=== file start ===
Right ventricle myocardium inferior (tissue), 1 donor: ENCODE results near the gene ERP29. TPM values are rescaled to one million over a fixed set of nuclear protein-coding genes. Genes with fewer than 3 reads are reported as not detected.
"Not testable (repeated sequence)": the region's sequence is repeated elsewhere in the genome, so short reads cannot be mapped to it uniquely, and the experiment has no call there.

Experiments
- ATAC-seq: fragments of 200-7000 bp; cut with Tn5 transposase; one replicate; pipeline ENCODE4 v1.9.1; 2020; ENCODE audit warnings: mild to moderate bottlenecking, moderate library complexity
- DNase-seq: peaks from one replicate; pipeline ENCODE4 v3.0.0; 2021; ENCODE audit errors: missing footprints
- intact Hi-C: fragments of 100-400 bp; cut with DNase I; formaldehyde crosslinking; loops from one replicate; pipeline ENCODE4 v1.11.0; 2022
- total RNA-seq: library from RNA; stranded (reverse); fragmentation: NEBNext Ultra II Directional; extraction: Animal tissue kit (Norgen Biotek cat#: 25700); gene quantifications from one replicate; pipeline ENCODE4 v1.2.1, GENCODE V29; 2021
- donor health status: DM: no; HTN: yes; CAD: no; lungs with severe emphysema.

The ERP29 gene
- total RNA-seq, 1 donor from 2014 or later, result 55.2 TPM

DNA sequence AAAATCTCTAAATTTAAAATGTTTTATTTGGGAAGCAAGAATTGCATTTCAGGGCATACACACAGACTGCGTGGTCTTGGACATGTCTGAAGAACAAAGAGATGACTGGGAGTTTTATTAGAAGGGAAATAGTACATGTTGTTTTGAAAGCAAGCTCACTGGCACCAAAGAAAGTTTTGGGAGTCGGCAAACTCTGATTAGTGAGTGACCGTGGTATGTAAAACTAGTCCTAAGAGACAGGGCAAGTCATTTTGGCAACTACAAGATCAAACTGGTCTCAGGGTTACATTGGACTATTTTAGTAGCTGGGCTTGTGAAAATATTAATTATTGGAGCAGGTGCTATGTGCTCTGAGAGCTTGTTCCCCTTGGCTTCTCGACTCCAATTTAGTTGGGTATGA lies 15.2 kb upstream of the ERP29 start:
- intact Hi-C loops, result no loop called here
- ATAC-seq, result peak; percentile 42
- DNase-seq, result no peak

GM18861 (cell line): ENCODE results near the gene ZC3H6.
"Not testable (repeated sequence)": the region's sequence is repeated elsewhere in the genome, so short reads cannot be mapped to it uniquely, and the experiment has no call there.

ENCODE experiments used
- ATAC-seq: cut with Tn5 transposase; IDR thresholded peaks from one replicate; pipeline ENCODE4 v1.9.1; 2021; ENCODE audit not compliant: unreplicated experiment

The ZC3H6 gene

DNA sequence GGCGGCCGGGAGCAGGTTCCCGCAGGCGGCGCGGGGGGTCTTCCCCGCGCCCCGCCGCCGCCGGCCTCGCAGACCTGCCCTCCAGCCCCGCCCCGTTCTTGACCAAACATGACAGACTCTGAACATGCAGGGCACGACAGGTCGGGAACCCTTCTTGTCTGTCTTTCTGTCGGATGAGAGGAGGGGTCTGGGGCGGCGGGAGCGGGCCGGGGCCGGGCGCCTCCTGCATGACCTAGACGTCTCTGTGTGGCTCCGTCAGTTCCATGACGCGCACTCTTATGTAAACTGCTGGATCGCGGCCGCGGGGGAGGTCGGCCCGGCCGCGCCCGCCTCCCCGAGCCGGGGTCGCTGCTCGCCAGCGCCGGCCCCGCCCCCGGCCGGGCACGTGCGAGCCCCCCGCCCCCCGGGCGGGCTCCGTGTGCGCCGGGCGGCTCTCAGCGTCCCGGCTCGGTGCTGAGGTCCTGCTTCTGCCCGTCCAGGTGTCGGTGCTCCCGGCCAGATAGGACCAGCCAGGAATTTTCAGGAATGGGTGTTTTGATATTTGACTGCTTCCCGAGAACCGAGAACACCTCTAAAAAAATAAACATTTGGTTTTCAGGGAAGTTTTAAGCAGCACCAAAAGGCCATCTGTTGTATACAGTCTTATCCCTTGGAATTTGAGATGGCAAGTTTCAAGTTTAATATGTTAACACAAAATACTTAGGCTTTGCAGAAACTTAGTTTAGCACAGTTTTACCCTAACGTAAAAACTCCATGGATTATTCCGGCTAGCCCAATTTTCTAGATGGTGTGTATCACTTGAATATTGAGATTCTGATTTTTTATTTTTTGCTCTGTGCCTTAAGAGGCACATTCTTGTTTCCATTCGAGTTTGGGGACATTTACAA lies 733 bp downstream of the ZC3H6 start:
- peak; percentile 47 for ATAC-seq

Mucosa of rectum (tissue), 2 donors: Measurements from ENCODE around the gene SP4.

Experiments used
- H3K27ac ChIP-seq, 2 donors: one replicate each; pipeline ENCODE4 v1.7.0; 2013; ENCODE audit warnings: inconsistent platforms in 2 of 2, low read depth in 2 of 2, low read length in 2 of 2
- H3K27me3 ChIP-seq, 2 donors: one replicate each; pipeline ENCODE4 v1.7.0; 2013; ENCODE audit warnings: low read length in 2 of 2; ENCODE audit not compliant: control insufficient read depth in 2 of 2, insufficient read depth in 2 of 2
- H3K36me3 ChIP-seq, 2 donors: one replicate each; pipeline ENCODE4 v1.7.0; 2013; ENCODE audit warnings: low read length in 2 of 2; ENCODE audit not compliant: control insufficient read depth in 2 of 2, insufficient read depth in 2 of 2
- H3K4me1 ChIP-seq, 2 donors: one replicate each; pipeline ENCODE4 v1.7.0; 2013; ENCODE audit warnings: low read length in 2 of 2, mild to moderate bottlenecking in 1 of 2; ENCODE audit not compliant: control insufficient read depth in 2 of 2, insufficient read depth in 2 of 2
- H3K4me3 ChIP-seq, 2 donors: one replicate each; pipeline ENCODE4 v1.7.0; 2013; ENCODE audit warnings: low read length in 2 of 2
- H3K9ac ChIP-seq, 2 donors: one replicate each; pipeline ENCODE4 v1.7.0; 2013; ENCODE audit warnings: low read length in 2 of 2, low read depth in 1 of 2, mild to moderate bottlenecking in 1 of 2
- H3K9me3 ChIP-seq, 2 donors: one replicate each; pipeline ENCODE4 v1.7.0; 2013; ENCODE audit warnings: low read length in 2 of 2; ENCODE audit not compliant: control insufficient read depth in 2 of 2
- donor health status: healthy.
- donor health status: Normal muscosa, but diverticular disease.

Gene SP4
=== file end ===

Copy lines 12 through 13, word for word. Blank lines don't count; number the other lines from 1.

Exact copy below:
- intact Hi-C loops, result no loop called here
- ATAC-seq, result peak; percentile 42